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7 Easy Ways To Beat Procrastination

Aaah, procrastination.

It's come to visit you yet again.

You're not alone, and you're in good company (as I write this article I can think of many other exciting things to do like eat a biscuit, check my emails, look at Insta, streamline my computer files, tidy my desk even).  

Most of us, and particularly when it comes to exams, assignments and homework, get an attack of procrastination.

But why?

Well maybe it's because you just view what you need to do as plain old boring, and you'd rather watch an episode of The Big Bang Theory. Or maybe it's because you think you can't do it, or you're scared you're going to fail; or it just feels too much. Maybe you're a perfectionist, so you put things off until you're in the right mood, maybe you're disorganised, maybe you're just feeling a bit overwhelmed by it all.

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Well, the good new is that no-one is born a procrastinator, it's a learned habit; so therefore you can unlearn it. The bad news is ... you're probably a bit of a master at it by now, so it will take a bit of time and effort.

(Image: thethingswesay.com)

But rather than knowing why you procrastinate, I bet you just want to know how to stop it.

So let's focus on that.

Here's seven handy hints to break the procrastination habit (and get stuff done in the process):

  1. Write down everything you have to do. Often something that seems massive is actually just a bunch of little stuff clumped together.Once you see them as separate little steps it can appear way easier to achieve.

  2. Start with some quick, small tasks (even if these aren't the logical first tasks). Once you start crossing them off your to do list you'll start to feel satisfied and that can really get the ball rolling to 'get stuff done'.

  3. Reward yourself. Give yourself a treat (a yummy chocolate biscuit, listening to a song, five minutes of social media time) ONLY when you've completed a certain task. And make sure you notice how good it feels to finish things - take total pleasure in crossing it off your to do list.

  4. Get an accountability buddy who will check up on you. Every hour  touch base with a friend or parent, and give them an update of what you've done. It's amazing how motivating it can be when you've got to report back to someone about whether you've done what you said you'd do. (Tip – don't choose someone who will say “never mind dear, better luck next time” when you don't finish what you said you would. But, also don't choose someone who will make you feel like crap if you don't manage to finish it in time. Choose someone who will actually make you accountable for your word).

  5. Identify the consequences of NOT doing the task. This is often worse than just doing it, and can often get you into action mode.

  6. Use the 'Pomodoro Method'. Set a timer for 25 minutes and work only on one task for that 25 minutes. Then when the timer goes off give yourself a five minute break. Then set the timer again for 25 minutes and work on something else, and on and on you go.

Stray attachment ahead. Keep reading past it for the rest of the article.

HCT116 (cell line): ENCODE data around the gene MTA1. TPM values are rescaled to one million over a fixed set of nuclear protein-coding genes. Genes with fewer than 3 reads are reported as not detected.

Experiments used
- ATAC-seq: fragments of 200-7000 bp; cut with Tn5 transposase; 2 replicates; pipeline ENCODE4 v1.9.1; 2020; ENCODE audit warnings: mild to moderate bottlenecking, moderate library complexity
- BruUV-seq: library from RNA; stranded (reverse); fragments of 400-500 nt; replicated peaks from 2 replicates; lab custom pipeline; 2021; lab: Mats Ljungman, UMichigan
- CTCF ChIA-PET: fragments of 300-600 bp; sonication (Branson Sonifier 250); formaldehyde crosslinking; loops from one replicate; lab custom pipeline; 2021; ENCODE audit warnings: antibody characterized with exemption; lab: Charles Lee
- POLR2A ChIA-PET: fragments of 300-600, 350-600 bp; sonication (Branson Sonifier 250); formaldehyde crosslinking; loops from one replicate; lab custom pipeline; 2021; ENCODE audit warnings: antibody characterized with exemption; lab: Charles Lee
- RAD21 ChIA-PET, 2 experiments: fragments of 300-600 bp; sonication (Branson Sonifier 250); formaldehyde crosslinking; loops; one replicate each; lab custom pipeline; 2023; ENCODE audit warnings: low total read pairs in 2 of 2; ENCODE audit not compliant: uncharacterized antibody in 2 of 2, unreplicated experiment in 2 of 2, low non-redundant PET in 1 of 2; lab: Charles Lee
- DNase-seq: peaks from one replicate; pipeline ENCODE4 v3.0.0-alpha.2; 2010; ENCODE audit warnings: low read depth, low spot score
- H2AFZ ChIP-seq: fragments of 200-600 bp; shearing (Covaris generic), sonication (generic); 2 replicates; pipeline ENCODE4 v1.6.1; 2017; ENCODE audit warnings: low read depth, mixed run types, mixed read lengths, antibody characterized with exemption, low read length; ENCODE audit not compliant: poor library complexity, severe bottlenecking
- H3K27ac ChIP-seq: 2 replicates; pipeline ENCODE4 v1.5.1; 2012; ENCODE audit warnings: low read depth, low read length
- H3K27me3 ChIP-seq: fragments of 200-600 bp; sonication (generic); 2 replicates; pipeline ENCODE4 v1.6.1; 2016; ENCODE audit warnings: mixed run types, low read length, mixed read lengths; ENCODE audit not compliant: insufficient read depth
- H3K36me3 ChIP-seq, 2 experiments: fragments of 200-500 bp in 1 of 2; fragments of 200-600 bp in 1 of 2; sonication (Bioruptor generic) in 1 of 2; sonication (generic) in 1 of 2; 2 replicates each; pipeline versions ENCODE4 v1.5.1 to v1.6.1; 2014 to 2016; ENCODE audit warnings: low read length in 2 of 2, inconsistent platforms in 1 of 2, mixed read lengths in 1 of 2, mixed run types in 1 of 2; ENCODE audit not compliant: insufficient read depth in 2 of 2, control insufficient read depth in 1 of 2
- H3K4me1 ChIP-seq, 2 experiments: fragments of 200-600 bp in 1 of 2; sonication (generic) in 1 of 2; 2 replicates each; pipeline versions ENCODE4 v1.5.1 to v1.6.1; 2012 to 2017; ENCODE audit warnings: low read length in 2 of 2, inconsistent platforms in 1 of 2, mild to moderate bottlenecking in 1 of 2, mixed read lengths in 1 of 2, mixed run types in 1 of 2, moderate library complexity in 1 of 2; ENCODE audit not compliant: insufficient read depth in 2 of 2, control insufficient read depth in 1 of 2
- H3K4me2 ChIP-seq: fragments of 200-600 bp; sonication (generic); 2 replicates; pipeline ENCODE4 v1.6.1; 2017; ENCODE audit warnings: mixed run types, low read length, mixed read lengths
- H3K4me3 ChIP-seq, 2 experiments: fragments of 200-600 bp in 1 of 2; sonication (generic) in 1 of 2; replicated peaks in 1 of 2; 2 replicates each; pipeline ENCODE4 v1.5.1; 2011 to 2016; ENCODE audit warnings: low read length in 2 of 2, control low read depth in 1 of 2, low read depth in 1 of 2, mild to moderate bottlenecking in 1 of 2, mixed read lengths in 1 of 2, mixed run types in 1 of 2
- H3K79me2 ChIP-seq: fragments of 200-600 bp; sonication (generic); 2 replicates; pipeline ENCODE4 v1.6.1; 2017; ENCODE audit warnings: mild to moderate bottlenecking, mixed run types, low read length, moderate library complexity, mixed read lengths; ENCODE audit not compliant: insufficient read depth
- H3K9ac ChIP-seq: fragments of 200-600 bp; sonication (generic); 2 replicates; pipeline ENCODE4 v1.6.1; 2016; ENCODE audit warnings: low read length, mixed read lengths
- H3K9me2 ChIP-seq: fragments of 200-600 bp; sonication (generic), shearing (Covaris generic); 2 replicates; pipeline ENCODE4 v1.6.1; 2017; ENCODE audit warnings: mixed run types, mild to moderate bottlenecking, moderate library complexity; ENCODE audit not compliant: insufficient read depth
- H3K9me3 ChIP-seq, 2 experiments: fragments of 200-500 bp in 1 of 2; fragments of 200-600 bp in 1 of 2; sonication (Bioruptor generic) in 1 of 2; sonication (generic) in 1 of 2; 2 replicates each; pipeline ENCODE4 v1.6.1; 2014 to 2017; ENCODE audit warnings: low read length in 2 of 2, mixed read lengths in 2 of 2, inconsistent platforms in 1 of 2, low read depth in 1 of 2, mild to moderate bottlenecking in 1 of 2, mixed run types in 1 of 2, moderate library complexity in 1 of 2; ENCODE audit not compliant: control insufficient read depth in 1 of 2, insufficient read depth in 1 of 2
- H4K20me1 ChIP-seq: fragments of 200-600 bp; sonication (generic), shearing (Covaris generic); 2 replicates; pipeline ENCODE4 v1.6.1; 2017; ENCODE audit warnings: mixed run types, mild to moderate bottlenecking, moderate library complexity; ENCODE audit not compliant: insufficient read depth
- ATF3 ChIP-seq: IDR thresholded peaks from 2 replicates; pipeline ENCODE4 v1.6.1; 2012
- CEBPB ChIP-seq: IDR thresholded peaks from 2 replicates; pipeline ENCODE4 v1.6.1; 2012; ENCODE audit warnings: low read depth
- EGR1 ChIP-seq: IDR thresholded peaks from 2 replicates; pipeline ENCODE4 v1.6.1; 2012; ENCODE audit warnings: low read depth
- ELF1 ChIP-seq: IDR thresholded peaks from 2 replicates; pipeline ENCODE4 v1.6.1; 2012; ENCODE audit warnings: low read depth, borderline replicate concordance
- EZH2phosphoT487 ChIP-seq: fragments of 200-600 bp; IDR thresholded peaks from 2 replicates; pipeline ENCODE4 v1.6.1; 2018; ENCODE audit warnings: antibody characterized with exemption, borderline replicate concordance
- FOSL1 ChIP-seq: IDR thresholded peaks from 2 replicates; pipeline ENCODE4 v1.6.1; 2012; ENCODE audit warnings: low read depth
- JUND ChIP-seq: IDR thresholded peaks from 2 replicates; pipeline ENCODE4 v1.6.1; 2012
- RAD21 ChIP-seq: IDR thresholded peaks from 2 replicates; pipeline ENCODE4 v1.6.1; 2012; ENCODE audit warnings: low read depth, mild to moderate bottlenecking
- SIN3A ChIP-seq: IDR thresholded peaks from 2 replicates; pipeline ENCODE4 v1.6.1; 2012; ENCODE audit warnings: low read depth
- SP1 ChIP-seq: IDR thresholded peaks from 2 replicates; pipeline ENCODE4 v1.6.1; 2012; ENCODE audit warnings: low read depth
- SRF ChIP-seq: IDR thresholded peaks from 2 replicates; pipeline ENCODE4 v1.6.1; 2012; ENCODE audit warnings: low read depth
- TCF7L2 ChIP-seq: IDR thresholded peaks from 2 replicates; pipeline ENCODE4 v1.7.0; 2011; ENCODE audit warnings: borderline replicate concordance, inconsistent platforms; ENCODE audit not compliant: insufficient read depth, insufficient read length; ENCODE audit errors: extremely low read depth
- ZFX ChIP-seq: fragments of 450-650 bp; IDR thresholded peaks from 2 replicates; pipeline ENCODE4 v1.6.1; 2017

7. Eat that frog! “If the first thing you do each morning is eat a live frog, then you can go through the day with the satisfaction that it is probably the worst thing that is going to happen to you all day”.  


Do the task you really don't want to do... first. The sense of satisfaction is huge once it's completed. It doesn't help, or make it easier, to sit and look at the frog all day. The more you procrastinate the more difficult it is to eat it. So chow down on that frog first thing in the morning, and feel good about having it done.

Remember – we all have things to do that we don't want to.

Even the most successful, capable and organised people have boring things they would really rather not do. So not wanting to do a task doesn't make you less intelligent or less capable than anyone else.

The only difference between you and the more organised, or successful, people is that they just realise that they have to do it, and delaying the inevitable just makes that frog look even more revolting.

By getting on with it, and eating it quickly, means they put themselves through less stress or worry, and they can then get on and do the things that really interest them.

You know you'll feel great when you've done it.

Good luck and take care.


Vanessa Aitken is a qualified Life Coach and Community Welfare Worker who specialises in stress and anxiety. She works one on one with teenagers as well as conducting presentations and workshops in secondary schools around managing stress and anxiety. She works with people across Australia and globally through the wonders of Skype and Zoom. You can connect with Vanessa via her website: www.threesixtycoaching.com.au


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